2017-05-31 / Front Page

New memoir, ‘Playing Catch with Strangers: A Family Guy (Reluctantly) Comes of Age’

Like most of us, Bob Brody has never cheated on his wife, abused drugs, run with a gang, attempted suicide or killed anyone – but he decided to write a memoir anyway. Brody celebrates his almost-but-not-quite normal life in “Playing Catch with Strangers: A Family Guy (Reluctantly) Comes of Age,” to be published Father’s Day, June 18, by Heliotrope Books.

In vignettes – by turns humorous and harrowing – Brody chronicles his ongoing struggle as a conflicted son, a loving but often misguided husband and a trial-and-error parent, to attain something approximating adulthood. “Playing Catch with Strangers” is about Brody’s often tormented, doubly disabled mother; his gentle-hearted but distant, workaholic father; his heroically generous-spirited mother-in-law; his ever-forbearing wife; and his much-blessed son and daughter.

Here, for example, Brody recounts his 10-year estrangement from his mother, deaf since infancy, and a recent reunion and reconciliation with her. He confesses to a minor crime he committed as a boy against his father, also deaf, but never told him about while he lived. He reveals how a man with a gun in his hand, running toward Brody and his wife, forced him to prove once and for all exactly how much he would sacrifice for her.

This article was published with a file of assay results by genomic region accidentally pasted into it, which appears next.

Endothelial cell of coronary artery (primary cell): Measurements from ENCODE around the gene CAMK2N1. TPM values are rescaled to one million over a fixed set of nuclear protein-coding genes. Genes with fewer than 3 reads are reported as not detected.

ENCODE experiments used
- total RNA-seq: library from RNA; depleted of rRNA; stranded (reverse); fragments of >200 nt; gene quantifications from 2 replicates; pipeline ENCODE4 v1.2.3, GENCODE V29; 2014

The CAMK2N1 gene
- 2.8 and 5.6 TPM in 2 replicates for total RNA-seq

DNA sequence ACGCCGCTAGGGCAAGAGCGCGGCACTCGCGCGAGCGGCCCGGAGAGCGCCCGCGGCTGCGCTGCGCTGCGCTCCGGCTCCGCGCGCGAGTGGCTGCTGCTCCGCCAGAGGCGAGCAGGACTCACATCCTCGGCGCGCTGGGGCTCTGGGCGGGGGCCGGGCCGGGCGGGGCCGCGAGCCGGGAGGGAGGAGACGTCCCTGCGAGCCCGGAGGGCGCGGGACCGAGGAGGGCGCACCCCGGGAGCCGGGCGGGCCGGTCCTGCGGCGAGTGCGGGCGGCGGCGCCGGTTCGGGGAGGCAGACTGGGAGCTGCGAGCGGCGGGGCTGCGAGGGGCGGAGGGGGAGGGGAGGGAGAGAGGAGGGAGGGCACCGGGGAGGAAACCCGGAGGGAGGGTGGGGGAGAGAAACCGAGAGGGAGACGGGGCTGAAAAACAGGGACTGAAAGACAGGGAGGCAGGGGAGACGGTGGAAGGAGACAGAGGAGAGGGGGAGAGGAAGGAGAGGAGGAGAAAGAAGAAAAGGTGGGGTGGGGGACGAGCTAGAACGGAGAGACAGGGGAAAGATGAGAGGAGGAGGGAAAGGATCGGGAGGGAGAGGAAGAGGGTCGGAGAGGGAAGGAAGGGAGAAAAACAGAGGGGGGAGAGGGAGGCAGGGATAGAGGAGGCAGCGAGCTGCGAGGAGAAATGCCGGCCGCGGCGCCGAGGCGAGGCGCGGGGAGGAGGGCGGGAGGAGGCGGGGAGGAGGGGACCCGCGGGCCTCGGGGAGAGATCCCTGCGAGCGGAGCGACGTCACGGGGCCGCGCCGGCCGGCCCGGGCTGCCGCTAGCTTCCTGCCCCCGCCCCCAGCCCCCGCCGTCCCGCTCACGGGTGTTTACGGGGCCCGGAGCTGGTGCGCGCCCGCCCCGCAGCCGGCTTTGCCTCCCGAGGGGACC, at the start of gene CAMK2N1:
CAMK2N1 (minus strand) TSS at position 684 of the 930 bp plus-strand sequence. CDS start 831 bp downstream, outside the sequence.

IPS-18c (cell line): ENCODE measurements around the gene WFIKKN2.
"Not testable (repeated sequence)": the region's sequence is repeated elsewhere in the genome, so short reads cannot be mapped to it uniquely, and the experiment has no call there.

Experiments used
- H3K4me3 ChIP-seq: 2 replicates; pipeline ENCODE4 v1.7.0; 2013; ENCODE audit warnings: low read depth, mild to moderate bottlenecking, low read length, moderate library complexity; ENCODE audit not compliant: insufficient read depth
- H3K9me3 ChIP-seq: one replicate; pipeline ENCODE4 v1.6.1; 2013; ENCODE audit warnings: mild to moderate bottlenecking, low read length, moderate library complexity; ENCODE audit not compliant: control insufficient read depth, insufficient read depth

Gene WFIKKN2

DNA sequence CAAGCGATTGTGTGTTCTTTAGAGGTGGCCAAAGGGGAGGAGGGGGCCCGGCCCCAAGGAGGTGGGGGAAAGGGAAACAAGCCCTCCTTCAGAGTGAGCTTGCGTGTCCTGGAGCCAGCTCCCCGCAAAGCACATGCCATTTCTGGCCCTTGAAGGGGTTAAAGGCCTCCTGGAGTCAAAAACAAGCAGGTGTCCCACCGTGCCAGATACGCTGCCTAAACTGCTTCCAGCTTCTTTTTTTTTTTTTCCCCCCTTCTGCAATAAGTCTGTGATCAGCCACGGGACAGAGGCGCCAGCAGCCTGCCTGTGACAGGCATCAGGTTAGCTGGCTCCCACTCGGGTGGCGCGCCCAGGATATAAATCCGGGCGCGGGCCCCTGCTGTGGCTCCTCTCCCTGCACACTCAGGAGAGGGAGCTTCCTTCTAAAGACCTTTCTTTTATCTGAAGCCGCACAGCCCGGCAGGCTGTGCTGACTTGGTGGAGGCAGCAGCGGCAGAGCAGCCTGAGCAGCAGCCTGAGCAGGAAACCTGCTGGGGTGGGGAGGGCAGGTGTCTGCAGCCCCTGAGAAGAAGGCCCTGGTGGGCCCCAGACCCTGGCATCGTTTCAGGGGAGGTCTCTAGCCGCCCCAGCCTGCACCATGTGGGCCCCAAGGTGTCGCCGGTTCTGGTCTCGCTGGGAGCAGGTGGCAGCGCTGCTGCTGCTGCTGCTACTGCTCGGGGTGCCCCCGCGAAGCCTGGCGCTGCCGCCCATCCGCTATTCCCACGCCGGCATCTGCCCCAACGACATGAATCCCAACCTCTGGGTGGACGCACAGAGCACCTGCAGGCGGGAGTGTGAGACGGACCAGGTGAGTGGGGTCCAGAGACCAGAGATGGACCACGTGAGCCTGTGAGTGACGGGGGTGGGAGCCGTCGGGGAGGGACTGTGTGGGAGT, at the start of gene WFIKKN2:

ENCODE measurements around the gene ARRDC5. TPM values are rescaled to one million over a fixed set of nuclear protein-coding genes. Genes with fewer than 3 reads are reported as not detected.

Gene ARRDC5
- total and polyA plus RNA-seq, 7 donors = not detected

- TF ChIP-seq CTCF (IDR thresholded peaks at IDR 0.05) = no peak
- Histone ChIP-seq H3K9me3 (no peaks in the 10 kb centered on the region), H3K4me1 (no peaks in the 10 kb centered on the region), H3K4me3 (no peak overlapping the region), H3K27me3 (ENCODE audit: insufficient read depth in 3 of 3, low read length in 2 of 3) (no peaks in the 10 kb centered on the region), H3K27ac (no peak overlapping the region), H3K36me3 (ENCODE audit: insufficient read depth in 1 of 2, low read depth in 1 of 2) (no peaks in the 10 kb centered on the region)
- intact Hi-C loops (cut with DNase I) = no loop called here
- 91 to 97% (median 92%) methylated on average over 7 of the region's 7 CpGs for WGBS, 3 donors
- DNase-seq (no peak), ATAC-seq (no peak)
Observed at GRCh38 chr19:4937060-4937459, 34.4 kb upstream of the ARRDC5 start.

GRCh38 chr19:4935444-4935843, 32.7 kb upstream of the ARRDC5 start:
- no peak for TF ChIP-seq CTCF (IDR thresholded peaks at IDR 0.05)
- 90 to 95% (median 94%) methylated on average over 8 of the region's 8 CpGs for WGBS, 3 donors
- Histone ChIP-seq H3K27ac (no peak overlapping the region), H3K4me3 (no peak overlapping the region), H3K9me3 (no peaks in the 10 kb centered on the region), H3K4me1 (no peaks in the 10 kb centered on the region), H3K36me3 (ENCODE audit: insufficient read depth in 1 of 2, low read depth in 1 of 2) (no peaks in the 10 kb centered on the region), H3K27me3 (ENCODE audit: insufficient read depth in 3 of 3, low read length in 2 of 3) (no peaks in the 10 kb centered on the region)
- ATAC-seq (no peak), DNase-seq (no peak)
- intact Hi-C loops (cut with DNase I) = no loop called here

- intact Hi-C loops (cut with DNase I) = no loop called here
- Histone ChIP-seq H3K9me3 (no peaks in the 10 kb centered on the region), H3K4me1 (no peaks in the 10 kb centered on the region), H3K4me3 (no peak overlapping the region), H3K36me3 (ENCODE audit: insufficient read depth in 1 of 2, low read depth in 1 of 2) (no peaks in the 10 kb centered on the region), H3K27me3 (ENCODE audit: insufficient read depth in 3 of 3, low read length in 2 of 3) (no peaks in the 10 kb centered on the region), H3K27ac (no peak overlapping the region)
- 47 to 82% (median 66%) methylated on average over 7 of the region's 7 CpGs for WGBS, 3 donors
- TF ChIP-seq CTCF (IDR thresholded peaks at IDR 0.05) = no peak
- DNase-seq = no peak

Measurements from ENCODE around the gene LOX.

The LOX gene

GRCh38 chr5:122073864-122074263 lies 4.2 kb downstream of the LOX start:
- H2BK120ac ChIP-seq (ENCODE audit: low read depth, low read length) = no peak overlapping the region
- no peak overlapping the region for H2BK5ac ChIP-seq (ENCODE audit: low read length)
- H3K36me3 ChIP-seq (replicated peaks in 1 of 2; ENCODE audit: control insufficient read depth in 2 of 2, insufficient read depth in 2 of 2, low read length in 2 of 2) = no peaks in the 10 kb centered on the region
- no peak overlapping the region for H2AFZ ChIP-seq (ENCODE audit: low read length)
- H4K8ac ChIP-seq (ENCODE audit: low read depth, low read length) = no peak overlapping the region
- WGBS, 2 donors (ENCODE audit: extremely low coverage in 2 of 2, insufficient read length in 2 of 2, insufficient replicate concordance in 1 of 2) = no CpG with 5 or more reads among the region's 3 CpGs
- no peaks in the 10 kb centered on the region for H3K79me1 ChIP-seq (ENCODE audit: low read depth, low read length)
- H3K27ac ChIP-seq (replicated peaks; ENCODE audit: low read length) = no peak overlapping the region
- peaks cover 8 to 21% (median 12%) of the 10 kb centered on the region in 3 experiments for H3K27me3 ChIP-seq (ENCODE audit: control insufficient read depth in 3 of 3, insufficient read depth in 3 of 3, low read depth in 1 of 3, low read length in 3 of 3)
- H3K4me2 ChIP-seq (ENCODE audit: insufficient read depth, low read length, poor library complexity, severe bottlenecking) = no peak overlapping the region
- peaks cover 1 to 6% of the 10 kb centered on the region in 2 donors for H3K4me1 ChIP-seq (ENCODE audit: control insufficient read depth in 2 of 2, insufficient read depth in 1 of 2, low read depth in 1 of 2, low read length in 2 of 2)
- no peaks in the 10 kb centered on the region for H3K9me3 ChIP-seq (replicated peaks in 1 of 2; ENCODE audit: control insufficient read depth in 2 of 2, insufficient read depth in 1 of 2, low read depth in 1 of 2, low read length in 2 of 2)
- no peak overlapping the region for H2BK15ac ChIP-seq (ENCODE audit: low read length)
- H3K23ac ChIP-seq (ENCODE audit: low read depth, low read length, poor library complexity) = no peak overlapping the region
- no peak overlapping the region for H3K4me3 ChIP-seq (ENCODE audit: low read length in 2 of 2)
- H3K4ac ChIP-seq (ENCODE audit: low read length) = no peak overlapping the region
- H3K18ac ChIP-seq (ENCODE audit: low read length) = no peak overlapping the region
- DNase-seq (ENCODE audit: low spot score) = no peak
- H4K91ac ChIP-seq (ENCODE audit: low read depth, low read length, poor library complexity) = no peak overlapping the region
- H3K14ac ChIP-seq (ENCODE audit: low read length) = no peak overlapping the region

On the lighter side, Brody explains how a drunken comment, obnoxious beyond belief, almost blew his first date with his future wife, why his bid to be a hero to his family during a stormy ride on a ferry proved hilariously ill-fated, and how he discovered one day at the office that he was suddenly among the oldest employees there, a full-fledged tribal elder.

“Playing Catch with Strangers” is about Bob Brody’s occasional successes and frequent failures; about his often-hapless attempts to be a good son, a good husband, a good father and, yes, a good son-in-law; and about his emergence, long overdue and against all odds, from spoiled suburbanite to someone vaguely resembling a grown-up, a family man from head to toe.

Learn more at www.playingcatchwithstrangers.com, or www.facebook.com/playingcatchwithstrangers 

Bob Brody is a longtime executive and personal essayist. His work has appeared in The New York Times, The Atlantic, and The Wall Street Journal, among other publications. He is a husband of 38 years and father of two adult children, Michael and Caroline.


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